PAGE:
If you drive around the city of Columbus today, you won’t go more than ten minutes without seeing an apartment complex currently under construction. As Central Ohio attempts to recover from a lagging economy, and young professionals continue to be turned off by homeownership, residents are choosing short-term rental options over the longer-term commitment of buying a home.
“The rental housing market in Central Ohio is the hottest it has been since 1985,” said Rob Vogt, specialist in real estate market research at Vogt Santer Insight. “This pent up demand is due to the lack of new apartment construction over the past five years and the increase in the number of households as twenty-somethings have left mom and dad’s basement, and married couples who put off divorce due to the economy follow through with their plans.”
Owning a home in the suburbs has long defined the American Dream. These days, affordable pricing and shorter term commitment are a lot more enticing to residents in the Columbus market.
“We’re able to live our dream in our rental community,” said John Zito, an insurance salesman living at The Hilliard Grand Apartments located off Hayden Run Road. “They have a pool, workout facility, and clubhouse located practically right in my family’s backyard.”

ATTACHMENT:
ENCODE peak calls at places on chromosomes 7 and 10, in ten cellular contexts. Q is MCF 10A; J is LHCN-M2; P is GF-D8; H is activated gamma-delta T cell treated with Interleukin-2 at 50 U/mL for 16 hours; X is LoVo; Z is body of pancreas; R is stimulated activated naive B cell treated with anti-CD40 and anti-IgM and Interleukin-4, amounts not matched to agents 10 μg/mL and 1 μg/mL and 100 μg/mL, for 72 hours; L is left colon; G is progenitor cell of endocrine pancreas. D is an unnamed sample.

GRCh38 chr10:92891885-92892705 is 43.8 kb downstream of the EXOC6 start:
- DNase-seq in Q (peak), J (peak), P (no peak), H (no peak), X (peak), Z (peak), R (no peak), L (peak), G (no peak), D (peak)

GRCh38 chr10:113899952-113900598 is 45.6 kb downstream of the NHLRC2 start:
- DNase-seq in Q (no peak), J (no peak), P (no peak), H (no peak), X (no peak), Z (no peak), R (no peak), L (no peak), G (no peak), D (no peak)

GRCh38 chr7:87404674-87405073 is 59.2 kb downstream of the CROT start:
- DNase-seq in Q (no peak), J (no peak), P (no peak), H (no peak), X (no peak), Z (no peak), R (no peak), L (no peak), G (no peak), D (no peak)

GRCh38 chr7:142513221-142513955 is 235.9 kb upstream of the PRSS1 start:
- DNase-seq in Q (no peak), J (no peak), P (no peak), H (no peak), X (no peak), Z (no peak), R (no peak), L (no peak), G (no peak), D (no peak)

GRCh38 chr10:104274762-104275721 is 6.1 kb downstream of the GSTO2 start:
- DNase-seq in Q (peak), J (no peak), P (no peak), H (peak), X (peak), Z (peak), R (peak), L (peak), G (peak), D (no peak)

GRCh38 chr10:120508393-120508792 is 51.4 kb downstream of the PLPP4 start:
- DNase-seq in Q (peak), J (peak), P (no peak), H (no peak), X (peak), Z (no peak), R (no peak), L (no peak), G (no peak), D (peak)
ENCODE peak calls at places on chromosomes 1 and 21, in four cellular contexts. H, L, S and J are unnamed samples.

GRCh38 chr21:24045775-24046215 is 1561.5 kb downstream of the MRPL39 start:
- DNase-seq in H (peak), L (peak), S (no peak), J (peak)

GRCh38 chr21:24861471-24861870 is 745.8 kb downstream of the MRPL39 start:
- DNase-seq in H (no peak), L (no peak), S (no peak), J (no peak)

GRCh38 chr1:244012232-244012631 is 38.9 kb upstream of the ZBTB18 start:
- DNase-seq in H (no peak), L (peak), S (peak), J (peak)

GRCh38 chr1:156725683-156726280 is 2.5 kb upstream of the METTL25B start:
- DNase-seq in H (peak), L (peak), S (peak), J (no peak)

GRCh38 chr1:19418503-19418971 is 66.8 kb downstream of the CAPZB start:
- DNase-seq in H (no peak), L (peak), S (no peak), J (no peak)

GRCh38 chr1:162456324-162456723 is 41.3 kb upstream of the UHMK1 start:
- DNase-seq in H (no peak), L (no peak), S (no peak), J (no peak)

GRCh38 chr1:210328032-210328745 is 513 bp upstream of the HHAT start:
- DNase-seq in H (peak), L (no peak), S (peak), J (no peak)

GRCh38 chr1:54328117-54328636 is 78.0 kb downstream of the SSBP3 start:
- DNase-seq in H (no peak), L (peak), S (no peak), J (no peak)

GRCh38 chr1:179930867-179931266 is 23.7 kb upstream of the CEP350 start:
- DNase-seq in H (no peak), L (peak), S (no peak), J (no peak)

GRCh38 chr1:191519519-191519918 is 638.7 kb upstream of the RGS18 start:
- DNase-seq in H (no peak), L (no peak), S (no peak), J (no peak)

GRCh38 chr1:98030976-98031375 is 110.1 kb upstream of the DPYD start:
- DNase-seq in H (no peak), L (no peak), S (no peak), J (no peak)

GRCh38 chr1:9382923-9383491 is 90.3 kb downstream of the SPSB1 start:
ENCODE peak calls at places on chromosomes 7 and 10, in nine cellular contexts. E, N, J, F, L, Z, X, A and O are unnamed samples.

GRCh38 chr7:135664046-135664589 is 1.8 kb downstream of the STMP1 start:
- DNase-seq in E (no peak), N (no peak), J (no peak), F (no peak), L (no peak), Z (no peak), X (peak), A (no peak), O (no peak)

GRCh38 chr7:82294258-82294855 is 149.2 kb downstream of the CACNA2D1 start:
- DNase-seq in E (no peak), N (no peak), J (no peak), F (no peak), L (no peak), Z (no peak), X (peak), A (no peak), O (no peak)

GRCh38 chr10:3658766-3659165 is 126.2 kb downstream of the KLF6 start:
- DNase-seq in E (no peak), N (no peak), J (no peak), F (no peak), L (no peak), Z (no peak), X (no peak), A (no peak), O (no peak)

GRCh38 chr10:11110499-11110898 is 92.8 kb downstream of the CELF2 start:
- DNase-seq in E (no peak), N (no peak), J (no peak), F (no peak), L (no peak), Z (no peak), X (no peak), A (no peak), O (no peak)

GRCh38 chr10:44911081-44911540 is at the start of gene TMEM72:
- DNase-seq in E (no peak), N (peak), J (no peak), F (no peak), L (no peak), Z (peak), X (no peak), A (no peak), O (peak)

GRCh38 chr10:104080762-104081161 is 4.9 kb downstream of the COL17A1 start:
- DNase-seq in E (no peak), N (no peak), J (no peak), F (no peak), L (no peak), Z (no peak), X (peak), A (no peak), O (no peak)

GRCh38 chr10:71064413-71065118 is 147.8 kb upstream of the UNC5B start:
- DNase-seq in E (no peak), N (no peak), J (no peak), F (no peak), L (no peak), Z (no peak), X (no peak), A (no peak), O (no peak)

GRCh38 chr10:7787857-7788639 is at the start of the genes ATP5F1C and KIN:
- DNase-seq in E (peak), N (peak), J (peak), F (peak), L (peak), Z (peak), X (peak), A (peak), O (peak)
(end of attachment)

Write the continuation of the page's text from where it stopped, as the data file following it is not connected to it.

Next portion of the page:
There’s also high demand for rental communities in the Short North and Downtown Columbus, which currently have an average occupancy rate above 98 percent.
“My two friends and I moved into a rental community near Victorian Village and we love it,” said 24-year-old Emily Dempsey. “Home ownership is honestly the last thing on my mind right now.”
Historically, home ownership has been viewed by many Americans as a stable long-term investment. Today, more and more people are seeing a better value in renting and the worry-free obligation of not being required to maintain a property. New apartment communities are responding to this demand by providing more innovative amenities, cementing rentals as a viable way of living in Columbus and throughout the country.
“While we expect overbuilding to occur, the impact will be felt in the lower quality apartments as renters move up to occupy newer choices,” Vogt said. “Better quality choices will likely weather the overbuilding. All of this should mean better rent deals for tenants in the next several years.”
This article was brought to you by the Schottenstein Real Estate Group.
Named both the 2006 and 2010 Developer of the Year by the Building Industry Association (BIA), The Schottenstein Real Estate Group is respected as one of the leaders in the real estate industry. We are dedicated to creating exceptional communities for living, working, shopping and entertainment. Our key personnel have developed, marketed and managed more than 10,000 for sale homes or condominiums, more than 25,000 rental units and a variety of commercial, retail, land and office projects throughout the Midwest and Florida.
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